Keeping it simple - Rugged men build up the past with log cabin

Sunday, March 16, 2003

AMAZONIA, Mo. -- For some people, the American Dream is a house in the suburbs with a two-car garage. For others, it's a little simpler.

Verlin Jones of rural Amazonia is one who prefers the simple life, choosing to live in the woods in a log cabin that he built with his own hands.

"People are trying to get their feet back on the ground," Jones said, explaining why log cabins are still a popular dwelling. "People are so hypertensive -- they have to go at it like heck to make a living, always running 90 mph -- they just need to stop and smell the roses, take their shoes off and stick 'em in the creek."

For Jones, this translates into living off the land in an archaic 20-by-20-foot log cabin with a loft bed. He's lived in his cabin 10 years, and it only took him three months and about $400 to build.

"Living in a log cabin is low on the food chain," he said. "But log cabins are easy to heat and no one's goin' to steal it."

Jones attained his building skills watching his grandmother's boyfriend in the early 1960s while he was a teenager growing up in southern Missouri, just two miles from the Arkansas border.

Since those days, he has built dozens of cabins in Texas, Oklahoma, Illinois, Kansas and all the way up toward Missouri.

Uninterested in big homes

The Rev. Tim Wilson of Gilman City also has made quite a few cabins. He has built 14 cabins around Missouri for friends and family as a way to earn a little supplemental income.

From hunter's cabins, doghouses and storage cabins to a couple of summer getaways, they are all rustic in construction and generally don't have any plumbing or electricity.

"I've never built a big log home, I would never build a big log home," he said in a baritone preacher's pitch. "If you want to make me jealous, show me a 10-by-12 cabin in the woods -- you couldn't show me a big house that I would ooh and ahh over. I'm just not interested, I'm interested in simple."

In other words, these men don't make glossy elaborate cabins reassembled from mail-order kits. They make the original thing -- a lot like the ones early European settlers lived in -- with logs that are notched, not nailed, and hand-hewn, not milled.

And although Jones lives tucked away from the concrete circus of city life and makes a living building log cabins, hand-posting split-rail fences and restoring historical structures, his mentality isn't frozen in another time.

He's just a guy, a lot like Wilson, who enjoys the simple pleasures and rustic innocence of nature, yet is clearly tuned to a modern frequency.

"I love technology, I like doing things the easy way," Jones said. "But I also like to keep history alive with the old-time stuff -- so you can look at where we are and where we're going."

'Hard, dirty work'

But there isn't anything remotely easy or new about building a log cabin with your bare hands.

"It's hard, dirty work is what it is," Jones said. "You sweat, you're dirty all the time, when you come home from work you don't even have the energy to eat supper or shave -- it's a lot of physical work."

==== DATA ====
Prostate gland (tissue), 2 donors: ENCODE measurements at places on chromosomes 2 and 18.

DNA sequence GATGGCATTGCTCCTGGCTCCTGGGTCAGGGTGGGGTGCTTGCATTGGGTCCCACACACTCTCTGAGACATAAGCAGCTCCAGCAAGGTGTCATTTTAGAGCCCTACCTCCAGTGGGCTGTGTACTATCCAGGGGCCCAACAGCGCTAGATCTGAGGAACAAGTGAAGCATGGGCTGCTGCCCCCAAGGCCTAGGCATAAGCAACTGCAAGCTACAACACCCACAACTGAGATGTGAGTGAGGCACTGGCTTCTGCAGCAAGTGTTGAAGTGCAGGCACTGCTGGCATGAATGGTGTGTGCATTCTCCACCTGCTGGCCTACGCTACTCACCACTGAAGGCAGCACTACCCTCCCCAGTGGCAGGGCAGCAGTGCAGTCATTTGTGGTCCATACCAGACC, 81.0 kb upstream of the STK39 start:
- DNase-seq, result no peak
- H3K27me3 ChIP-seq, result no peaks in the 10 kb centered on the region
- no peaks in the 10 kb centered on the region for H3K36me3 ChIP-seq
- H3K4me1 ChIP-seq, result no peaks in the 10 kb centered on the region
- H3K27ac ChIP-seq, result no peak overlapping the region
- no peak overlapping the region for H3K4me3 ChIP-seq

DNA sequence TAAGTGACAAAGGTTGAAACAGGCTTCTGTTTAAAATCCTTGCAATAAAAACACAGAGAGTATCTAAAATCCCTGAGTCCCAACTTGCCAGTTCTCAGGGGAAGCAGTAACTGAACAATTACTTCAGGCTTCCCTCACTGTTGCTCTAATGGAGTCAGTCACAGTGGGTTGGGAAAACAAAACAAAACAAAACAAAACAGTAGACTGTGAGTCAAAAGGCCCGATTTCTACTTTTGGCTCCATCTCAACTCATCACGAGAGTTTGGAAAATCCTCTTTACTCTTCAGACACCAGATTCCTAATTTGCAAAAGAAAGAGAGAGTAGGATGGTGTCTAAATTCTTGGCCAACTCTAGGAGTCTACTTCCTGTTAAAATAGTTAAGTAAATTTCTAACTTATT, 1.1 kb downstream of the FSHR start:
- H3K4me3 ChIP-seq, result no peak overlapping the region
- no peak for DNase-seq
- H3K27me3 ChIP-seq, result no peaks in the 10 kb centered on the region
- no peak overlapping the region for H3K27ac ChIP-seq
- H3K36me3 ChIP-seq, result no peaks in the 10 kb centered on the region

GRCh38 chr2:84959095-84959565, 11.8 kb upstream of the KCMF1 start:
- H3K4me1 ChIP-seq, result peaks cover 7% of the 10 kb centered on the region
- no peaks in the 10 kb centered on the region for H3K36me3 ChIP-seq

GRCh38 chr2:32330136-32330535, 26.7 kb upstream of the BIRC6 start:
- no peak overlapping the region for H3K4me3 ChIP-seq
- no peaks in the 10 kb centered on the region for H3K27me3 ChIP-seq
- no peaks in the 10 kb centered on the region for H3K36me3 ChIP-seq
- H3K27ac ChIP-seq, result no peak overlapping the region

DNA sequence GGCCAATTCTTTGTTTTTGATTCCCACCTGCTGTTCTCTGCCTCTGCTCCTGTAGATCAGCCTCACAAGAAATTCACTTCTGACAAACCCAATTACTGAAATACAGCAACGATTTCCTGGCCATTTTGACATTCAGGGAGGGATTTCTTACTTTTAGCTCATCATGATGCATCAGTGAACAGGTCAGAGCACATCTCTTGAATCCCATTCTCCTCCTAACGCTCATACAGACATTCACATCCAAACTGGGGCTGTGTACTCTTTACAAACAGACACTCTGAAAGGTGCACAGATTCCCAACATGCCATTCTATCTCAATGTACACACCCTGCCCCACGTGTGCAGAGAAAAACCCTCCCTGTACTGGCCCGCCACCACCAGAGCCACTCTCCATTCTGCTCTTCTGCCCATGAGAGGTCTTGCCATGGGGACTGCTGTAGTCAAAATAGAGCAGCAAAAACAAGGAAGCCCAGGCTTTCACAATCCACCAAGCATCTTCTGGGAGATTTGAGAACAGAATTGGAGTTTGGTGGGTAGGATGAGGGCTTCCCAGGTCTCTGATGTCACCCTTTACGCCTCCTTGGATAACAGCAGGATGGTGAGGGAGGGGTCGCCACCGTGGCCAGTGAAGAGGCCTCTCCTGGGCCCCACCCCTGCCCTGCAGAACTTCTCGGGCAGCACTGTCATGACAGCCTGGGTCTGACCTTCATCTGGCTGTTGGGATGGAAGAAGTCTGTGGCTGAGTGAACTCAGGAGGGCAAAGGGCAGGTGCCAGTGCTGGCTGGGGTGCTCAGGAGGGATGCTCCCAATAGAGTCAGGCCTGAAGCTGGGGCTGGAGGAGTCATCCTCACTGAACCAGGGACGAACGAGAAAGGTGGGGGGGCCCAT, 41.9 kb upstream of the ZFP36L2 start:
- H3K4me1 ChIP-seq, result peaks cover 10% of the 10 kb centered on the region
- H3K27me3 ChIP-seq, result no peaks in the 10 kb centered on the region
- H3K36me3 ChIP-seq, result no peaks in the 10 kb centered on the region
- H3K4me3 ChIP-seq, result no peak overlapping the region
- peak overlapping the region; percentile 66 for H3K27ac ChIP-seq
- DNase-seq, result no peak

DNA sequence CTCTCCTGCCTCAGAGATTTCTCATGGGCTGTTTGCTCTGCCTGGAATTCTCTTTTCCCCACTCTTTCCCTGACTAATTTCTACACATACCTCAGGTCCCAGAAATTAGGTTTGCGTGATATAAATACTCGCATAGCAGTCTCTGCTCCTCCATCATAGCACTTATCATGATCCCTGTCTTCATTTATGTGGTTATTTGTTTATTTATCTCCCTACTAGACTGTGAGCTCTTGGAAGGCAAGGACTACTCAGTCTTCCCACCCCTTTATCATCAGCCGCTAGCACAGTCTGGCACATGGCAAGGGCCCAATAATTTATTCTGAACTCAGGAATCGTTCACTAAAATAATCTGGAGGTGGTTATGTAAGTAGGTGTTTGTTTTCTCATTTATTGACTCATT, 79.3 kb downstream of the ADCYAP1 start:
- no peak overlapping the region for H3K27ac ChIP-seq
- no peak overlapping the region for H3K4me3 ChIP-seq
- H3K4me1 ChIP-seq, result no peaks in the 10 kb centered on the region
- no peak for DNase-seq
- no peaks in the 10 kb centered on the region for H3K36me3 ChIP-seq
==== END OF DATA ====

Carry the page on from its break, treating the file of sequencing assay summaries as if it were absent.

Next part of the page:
Hard work is something Wilson craves, he says, after years of making a lot of money through a successful road-boring business, living in an elaborate five-bedroom log home and driving expensive cars.

He came to a realization that even with all the riches in the world, he wasn't happy because there was no meaning in his life.

So he traded it all in and moved into a humble parsonage in rural Gilman City with his wife and five children, to be the pastor at First Baptist Church.

At 28, Wilson stopped dreaming, picked up an ax and got to work. He's never read a book or studied log-cabin making, his skills are rough but developed through practice and ingenuity. He also possesses an artistic, open-minded spirit evident in his log furniture -- tables, coat racks, bar stools and anything that inspires him.

"Vision is the key in this," he said. "When I see a timber I see a log cabin or a table -- I don't see it like other people do."

But hard work isn't the only thing that you have to worry about when you make a log cabin. Jones says that it's not the safest sport in the world, either.

He's been maimed by falling trees, rolled over by log trucks and squashed by giant logs now and then. And there's always the imminent danger involved with hand-hewing a log using a broadax with a 14-inch head sharp enough to split hairs.

"If you miscued with it, it'd take your leg off with one swing," Jones said behind a devilish smirk. "That's why it's good to stand on the opposite side of the log when you do it."

And although the men share a similar spirit for recreating the old because it evokes a simpler even purer way of living, their building styles have one difference -- the way the logs are hewn.

"The best kind of cabin is a hand-hewn oak cabin with dove-tail notches," Jones said.

And although Wilson might agree, he uses logs in the round, whereas Jones squares his cabin logs, removing the outer layer of soft wood so that all that is left is hard wood.

"Round logs absorb water and eventually rot," Jones said. "The rain won't effect a squared log, it might cost a little bit more, though."

Wilson says that while this may be true, moisture on logs is prevented not by squaring a log, but by building an overhang roof and wrap-around porch in true Swiss-chalet tradition.

In addition, he uses oak wood posts as the foundation for his cabins instead of concrete, which he says draws in moisture.

"Anyone that says they don't need an overhang is kidding themselves," Wilson said.

Despite their differences, the men would agree that dreams come with a price.

"Dreams come true for those who work," Wilson said.

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